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Eur J Endocrinol ; 186(1): 9-23, 2021 Nov 30.
Article in English | MEDLINE | ID: covidwho-2325951


OBJECTIVE: Indirect evidence suggests that the effects of testosterone on fat mass in men are dependent on aromatization to estradiol (E2). However, no controlled study has assessed the effects of E2 in the absence of testosterone. DESIGN: Six-month randomized, placebo-controlled trial with the hypothesis that men randomized to E2 would reduce their fat mass. METHODS: Seventy-eight participants receiving androgen deprivation therapy for prostate cancer were randomized to 0.9 mg of 0.1% E2 gel per day, or matched placebo. Dual x-ray absorptiometry body composition was measured at baseline, month 3, and month 6. The primary outcome was total fat mass. RESULTS: Serum E2 increased in the estradiol group over 6 months compared to placebo, and mean-adjusted difference (MAD) was 207 pmol/L (95% CI: 123-292), P < 0.001. E2 treatment changed total fat mass, MAD 1007 g (95% CI: 124-1891), but not significantly, so P = 0.09. There were other consistent non-significant trends toward increased proportional fat mass, MAD 0.8% (95% CI: 0.0-1.6), P= 0.15; gynoid fat, MAD 147 g (95% CI: 2-293), P = 0.08; visceral fat, 53 g (95% CI: 1-105) P = 0.13; and subcutaneous fat, MAD 65 g (95% CI: 5-125), P = 0.11. Android fat increased, MAD 164 g (95% CI: 41-286), P = 0.04. CONCLUSION: Contrary to our hypothesis, we provide suggestive evidence that E2 acting in the absence of testosterone, may increase total and regional fat mass in men. Given the premature closure of clinical trials due to the COVID pandemic, this potentially important observation should encourage additional studies to confirm or refute whether E2 promotes fat expansion in the absence of testosterone.

Adipose Tissue/drug effects , Androgen Antagonists/therapeutic use , Estradiol/pharmacology , Absorptiometry, Photon , Aged , Androgen Antagonists/adverse effects , Australia , Body Composition/drug effects , Double-Blind Method , Humans , Male , Middle Aged , Obesity/complications , Obesity/drug therapy , Prostatic Neoplasms/complications , Prostatic Neoplasms/drug therapy
N Engl J Med ; 384(11): 989-1002, 2021 03 18.
Article in English | MEDLINE | ID: covidwho-1139778


BACKGROUND: Obesity is a global health challenge with few pharmacologic options. Whether adults with obesity can achieve weight loss with once-weekly semaglutide at a dose of 2.4 mg as an adjunct to lifestyle intervention has not been confirmed. METHODS: In this double-blind trial, we enrolled 1961 adults with a body-mass index (the weight in kilograms divided by the square of the height in meters) of 30 or greater (≥27 in persons with ≥1 weight-related coexisting condition), who did not have diabetes, and randomly assigned them, in a 2:1 ratio, to 68 weeks of treatment with once-weekly subcutaneous semaglutide (at a dose of 2.4 mg) or placebo, plus lifestyle intervention. The coprimary end points were the percentage change in body weight and weight reduction of at least 5%. The primary estimand (a precise description of the treatment effect reflecting the objective of the clinical trial) assessed effects regardless of treatment discontinuation or rescue interventions. RESULTS: The mean change in body weight from baseline to week 68 was -14.9% in the semaglutide group as compared with -2.4% with placebo, for an estimated treatment difference of -12.4 percentage points (95% confidence interval [CI], -13.4 to -11.5; P<0.001). More participants in the semaglutide group than in the placebo group achieved weight reductions of 5% or more (1047 participants [86.4%] vs. 182 [31.5%]), 10% or more (838 [69.1%] vs. 69 [12.0%]), and 15% or more (612 [50.5%] vs. 28 [4.9%]) at week 68 (P<0.001 for all three comparisons of odds). The change in body weight from baseline to week 68 was -15.3 kg in the semaglutide group as compared with -2.6 kg in the placebo group (estimated treatment difference, -12.7 kg; 95% CI, -13.7 to -11.7). Participants who received semaglutide had a greater improvement with respect to cardiometabolic risk factors and a greater increase in participant-reported physical functioning from baseline than those who received placebo. Nausea and diarrhea were the most common adverse events with semaglutide; they were typically transient and mild-to-moderate in severity and subsided with time. More participants in the semaglutide group than in the placebo group discontinued treatment owing to gastrointestinal events (59 [4.5%] vs. 5 [0.8%]). CONCLUSIONS: In participants with overweight or obesity, 2.4 mg of semaglutide once weekly plus lifestyle intervention was associated with sustained, clinically relevant reduction in body weight. (Funded by Novo Nordisk; STEP 1 number, NCT03548935).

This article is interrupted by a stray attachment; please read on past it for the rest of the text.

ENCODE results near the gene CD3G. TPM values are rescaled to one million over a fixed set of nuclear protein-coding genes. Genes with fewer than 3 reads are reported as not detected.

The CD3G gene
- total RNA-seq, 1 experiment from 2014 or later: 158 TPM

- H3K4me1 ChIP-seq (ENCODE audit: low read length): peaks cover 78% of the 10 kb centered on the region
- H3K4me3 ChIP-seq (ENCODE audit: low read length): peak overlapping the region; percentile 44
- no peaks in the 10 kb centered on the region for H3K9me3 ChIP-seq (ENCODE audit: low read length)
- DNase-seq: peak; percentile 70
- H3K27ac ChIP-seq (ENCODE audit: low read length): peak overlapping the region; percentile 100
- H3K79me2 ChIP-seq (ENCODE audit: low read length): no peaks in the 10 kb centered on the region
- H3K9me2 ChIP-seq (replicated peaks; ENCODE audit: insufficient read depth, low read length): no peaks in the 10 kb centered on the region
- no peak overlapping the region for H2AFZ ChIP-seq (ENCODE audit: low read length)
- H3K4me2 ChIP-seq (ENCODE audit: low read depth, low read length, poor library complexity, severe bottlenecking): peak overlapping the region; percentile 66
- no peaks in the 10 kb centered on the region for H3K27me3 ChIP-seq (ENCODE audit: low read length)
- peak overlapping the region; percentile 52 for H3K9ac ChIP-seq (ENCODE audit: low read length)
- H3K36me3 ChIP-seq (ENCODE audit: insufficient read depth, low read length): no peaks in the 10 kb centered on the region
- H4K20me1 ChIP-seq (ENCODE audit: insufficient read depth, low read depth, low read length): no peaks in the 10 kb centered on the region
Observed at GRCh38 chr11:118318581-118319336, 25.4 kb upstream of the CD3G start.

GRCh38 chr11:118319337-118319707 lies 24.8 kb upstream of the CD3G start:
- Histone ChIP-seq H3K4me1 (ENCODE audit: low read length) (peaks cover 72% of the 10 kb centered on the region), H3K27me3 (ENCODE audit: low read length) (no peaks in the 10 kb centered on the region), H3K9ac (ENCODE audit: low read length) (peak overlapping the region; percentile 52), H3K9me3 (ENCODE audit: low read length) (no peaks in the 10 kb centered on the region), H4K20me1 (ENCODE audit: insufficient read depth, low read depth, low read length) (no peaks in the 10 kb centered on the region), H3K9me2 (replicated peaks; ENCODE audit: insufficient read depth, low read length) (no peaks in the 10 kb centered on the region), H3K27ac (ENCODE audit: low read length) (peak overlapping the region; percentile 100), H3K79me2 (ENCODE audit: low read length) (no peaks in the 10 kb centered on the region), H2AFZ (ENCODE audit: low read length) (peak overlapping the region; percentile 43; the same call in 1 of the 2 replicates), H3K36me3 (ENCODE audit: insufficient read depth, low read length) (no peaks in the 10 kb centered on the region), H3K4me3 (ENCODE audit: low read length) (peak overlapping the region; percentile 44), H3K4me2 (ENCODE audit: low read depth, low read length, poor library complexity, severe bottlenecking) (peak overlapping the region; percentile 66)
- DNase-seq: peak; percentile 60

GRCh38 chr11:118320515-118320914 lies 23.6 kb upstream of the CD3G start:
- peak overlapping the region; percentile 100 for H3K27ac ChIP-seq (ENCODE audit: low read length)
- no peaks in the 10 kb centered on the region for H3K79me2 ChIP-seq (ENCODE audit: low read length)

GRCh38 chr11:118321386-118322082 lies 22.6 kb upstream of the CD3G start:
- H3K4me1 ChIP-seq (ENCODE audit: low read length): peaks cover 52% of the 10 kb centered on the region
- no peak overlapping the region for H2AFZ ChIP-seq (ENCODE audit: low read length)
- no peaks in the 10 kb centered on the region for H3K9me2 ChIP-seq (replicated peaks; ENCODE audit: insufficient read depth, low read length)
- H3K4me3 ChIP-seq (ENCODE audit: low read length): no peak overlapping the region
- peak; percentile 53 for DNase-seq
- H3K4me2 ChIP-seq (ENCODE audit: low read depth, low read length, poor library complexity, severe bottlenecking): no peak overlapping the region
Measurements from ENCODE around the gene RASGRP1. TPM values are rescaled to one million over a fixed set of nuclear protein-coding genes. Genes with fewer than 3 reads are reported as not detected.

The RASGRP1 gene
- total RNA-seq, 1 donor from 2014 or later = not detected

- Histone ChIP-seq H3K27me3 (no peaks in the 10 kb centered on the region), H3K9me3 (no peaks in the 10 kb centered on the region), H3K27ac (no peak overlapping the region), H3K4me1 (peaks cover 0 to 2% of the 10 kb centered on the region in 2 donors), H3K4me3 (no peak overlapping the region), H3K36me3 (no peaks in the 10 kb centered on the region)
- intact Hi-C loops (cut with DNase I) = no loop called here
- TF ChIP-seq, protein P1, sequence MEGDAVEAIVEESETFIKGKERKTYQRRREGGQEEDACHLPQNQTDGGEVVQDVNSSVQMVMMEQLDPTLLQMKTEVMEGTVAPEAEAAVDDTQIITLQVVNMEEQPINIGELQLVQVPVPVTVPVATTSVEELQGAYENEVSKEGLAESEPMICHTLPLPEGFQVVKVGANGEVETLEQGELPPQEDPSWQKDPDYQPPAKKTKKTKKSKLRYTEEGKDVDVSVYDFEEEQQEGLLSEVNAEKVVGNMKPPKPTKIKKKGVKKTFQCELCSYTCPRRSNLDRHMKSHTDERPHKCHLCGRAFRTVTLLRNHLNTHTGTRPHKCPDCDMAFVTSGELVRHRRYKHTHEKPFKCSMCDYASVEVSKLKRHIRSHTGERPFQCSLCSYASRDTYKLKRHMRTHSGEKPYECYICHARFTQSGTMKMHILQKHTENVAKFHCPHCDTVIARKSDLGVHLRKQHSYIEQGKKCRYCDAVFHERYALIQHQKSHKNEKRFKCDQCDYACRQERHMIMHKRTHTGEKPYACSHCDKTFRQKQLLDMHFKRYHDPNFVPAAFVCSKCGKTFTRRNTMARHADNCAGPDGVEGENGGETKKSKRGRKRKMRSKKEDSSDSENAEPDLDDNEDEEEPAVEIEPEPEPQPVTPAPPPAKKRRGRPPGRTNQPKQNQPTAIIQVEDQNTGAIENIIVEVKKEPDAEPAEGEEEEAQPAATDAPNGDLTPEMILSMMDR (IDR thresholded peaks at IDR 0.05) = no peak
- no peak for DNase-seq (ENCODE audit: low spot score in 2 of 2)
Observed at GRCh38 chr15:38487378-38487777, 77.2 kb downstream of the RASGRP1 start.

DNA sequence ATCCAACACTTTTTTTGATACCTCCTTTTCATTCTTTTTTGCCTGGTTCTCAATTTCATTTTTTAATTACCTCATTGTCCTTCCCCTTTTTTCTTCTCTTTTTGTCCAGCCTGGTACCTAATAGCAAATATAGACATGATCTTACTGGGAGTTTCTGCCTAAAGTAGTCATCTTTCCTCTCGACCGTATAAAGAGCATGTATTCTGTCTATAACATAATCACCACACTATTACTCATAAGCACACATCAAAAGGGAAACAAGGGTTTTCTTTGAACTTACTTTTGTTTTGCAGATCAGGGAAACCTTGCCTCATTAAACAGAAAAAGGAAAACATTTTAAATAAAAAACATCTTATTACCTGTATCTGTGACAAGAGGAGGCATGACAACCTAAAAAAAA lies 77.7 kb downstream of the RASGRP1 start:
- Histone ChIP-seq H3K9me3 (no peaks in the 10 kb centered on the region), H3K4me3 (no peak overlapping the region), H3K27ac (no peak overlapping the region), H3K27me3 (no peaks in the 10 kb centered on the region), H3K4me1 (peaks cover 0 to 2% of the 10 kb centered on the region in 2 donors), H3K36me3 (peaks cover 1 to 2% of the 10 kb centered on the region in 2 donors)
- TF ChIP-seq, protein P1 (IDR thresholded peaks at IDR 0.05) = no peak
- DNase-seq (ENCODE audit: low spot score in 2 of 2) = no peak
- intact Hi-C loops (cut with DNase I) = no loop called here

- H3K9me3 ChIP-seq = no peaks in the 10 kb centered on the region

Anti-Obesity Agents/administration & dosage , Glucagon-Like Peptide 1/agonists , Glucagon-Like Peptides/administration & dosage , Obesity/drug therapy , Adult , Anti-Obesity Agents/adverse effects , Body Composition/drug effects , Body Mass Index , Cholelithiasis/chemically induced , Diarrhea/chemically induced , Double-Blind Method , Female , Glucagon-Like Peptides/adverse effects , Healthy Lifestyle , Humans , Injections, Subcutaneous , Lipids/blood , Male , Middle Aged , Nausea/chemically induced , Obesity/complications , Prediabetic State/complications , Weight Loss/drug effects